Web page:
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Animation, Anime, Countries, Genres, Japan, Reviews, War

“Porco Rosso” (1992, dir. Hayao Miyazaki)

The odd rules at work in the films of Hayao Miyazaki are largely why his movies standout as so unique. This strange sense of reality is at once supernatural and yet highly believable, and lends the films the air of fantasy colliding with reality that is the trademark of his work.

Porco Rosso is no different. The main character, at one time named “Marco” but now named “Porco”, is an italian pilot who has been turned into a pig. When asked why he was turned into a pig his reply is simply that “All middle-aged men are pigs.” But let’s just ignore the obvious “when pigs fly” puns that could be thrown around.

002156Porco Rosso is such a freakin’ fun movie it’s ridiculous. Originally envisioned as a thirty-minute in-flight movie for Japanese airlines, the Miyazaki tale kept growing and growing until it became this very interesting film about war, honor, and flying. Some have remarked that the film seems a bit frothy and lacking in substance, but this misses the point: we must remember that this film was intended to be “a fun movie for middle-aged businessmen whose brains became tofu from overwork.”

Therefore, the plot of Porco Rosso is light in the deep philosophical conflict found in other Miyazaki films, and instead focuses on a love-triangle between Porco, an American pilot named Curtis, and a woman bar-owner named Gina. But even this love-triangle is left undeveloped too much because Gina is very clear, even early on, that she loves Porco Rosso and no one else.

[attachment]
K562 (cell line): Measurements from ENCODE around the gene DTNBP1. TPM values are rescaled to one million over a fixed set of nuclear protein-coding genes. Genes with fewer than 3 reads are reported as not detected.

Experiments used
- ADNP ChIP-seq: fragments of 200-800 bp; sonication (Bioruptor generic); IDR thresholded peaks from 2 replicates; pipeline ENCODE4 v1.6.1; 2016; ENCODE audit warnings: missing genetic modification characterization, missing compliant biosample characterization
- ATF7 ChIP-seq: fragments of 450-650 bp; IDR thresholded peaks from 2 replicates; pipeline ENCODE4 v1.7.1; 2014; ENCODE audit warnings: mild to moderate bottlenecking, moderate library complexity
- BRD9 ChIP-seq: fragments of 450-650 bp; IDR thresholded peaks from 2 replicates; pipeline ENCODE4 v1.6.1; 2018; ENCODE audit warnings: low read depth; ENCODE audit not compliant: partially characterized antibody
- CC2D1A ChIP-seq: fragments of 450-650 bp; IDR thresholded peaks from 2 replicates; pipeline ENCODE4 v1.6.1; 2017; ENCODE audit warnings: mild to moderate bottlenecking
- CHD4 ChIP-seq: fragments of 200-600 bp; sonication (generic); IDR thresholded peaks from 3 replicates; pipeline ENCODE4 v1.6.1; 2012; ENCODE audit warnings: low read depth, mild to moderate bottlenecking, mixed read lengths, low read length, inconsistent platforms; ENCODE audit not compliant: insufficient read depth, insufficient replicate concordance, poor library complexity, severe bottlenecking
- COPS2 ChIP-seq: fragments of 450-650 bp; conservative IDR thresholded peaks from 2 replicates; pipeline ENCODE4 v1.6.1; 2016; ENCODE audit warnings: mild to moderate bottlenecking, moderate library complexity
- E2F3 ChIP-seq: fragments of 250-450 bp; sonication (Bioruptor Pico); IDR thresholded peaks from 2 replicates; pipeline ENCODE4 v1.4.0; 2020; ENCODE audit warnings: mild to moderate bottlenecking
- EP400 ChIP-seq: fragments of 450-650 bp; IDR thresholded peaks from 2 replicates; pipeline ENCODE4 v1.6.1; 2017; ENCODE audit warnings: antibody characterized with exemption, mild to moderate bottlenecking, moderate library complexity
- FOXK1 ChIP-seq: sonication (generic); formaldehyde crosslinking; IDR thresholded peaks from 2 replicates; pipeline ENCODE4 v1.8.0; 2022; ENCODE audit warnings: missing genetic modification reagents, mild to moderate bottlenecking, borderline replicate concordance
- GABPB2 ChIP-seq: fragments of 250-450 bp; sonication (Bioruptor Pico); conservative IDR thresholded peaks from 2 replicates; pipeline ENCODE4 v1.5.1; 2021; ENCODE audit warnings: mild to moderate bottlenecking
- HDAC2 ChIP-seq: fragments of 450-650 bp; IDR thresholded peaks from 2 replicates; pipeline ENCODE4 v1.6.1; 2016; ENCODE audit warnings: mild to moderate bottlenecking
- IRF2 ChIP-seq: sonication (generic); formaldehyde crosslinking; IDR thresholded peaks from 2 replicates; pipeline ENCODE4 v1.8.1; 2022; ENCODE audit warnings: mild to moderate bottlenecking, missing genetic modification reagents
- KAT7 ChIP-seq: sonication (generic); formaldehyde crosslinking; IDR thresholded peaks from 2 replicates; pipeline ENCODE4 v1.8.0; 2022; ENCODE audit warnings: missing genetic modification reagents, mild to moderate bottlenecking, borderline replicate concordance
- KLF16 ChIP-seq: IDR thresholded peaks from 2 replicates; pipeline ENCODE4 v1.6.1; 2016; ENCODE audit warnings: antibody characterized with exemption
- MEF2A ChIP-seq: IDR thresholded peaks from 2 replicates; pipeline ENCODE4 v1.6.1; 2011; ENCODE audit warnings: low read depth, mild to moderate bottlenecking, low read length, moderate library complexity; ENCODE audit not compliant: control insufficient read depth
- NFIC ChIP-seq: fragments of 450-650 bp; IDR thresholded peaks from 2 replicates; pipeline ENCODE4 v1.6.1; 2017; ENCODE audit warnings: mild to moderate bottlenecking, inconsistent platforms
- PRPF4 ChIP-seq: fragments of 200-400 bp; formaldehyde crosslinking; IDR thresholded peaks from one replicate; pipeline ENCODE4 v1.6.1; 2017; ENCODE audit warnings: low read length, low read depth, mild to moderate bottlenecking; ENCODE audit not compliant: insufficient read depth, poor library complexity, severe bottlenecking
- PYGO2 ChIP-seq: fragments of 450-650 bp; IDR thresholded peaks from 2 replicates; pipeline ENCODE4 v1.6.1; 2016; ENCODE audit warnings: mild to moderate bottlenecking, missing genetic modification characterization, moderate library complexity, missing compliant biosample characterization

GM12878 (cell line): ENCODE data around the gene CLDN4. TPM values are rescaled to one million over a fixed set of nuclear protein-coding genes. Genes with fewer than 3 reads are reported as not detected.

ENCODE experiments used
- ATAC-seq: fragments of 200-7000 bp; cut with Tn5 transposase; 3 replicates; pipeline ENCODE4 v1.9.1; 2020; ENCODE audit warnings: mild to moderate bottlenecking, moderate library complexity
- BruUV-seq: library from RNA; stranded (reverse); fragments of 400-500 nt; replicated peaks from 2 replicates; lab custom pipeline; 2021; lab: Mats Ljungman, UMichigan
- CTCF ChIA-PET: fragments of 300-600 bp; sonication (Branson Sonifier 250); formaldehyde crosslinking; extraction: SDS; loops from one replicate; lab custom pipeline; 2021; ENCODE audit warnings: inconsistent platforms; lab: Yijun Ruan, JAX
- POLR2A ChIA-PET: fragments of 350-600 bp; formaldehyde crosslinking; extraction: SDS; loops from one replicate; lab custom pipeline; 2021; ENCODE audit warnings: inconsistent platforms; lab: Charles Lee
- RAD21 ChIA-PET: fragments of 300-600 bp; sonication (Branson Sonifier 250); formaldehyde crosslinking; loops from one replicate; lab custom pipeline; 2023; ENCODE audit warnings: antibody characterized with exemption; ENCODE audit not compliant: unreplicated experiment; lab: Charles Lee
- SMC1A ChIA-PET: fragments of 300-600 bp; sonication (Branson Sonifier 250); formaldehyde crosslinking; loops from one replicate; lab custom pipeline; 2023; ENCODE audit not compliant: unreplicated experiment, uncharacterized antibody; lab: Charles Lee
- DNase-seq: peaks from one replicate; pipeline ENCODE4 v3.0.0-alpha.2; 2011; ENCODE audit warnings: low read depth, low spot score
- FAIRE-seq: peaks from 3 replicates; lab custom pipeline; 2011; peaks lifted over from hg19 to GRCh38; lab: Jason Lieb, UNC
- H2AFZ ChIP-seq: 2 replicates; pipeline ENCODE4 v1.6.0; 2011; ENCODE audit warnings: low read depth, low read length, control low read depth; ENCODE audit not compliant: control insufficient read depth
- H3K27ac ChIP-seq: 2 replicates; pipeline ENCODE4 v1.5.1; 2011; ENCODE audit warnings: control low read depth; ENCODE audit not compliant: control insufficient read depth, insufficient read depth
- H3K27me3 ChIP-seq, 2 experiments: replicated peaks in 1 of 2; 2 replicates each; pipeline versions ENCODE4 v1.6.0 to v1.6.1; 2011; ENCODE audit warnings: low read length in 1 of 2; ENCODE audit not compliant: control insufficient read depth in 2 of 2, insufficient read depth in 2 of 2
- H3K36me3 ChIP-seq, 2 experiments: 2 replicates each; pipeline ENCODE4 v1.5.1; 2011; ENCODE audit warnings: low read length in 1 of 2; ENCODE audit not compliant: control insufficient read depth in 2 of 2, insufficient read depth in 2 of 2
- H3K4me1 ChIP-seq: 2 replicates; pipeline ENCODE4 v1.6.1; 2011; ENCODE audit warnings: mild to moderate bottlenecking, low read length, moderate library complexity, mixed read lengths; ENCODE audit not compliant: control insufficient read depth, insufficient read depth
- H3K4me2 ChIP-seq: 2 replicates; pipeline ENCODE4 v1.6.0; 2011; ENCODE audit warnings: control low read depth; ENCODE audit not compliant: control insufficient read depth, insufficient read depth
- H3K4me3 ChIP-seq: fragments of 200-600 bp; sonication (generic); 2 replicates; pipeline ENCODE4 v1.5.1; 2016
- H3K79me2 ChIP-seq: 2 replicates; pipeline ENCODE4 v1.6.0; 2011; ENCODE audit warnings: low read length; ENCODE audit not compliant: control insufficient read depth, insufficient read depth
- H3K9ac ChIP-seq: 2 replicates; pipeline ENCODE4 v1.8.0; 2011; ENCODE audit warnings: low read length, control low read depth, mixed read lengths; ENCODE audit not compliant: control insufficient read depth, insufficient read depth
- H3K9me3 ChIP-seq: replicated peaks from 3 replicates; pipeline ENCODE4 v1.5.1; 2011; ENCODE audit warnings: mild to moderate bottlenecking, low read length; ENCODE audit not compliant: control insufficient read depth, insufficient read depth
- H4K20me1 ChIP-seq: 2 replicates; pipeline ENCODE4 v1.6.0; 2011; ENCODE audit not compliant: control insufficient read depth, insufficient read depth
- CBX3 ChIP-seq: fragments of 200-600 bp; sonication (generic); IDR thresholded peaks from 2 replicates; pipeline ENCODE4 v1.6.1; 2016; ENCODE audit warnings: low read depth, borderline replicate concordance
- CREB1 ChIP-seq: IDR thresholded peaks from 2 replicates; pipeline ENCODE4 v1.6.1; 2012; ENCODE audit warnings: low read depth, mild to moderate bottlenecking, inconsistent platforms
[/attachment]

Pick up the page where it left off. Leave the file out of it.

I find Miyazaki’s use of conflict between characters fascinating, by the way, sometimes he has a clearly defined villain (Castle of Cagliostro, Castle in the Sky, Princess Mononoke) and other times the line between hero and villain is blurred (Nausicaa, Ponyo) or the “villain” archetype is completely lacking (My Neighbor Totoro, Kiki’s Delivery Service). In Porco Rosso we find 004513Miyazaki blurring the lines and depicting even the nefarious seaplane pirates in a likable fashion. Meanwhile the antagonist (and I use the term lightly) found in the American pilot Curtis, is clearly a swashbuckler of the Errol Flynn mold.

If Porco Rosso isn’t Miyazaki’s most in-depth movie, it is one of his most involving. Porco is such a likable character and the cast of characters surrounding him, such as the young Fio who rebuilds his plane, all play against Porco’s sensibilities and personality in a very satisfying way. Porco is a pig set in his ways, and Miyazaki constantly finds new ways to upset Porco’s world and force him into action.

I’ve not even discussed the flying, which is a visual treat here unlike any of the previous films in Miyazaki’s body of work. Every single frame of a plane zipping through the air (or across the water), whether it be general flight or a dogfight, is a marvel to behold and watch. This film makes it very clear that Miyazaki has a fondness, not just of flight in general, but of planes and how they work.

I might give my right arm to have half of this man’s imagination.


About Andrew Bacon

A home school student turned filmmaker. A filmmaker turned film-blogger. A film-blogger who wants nothing more than to be a filmmaker. Mostly though, I just like movies.

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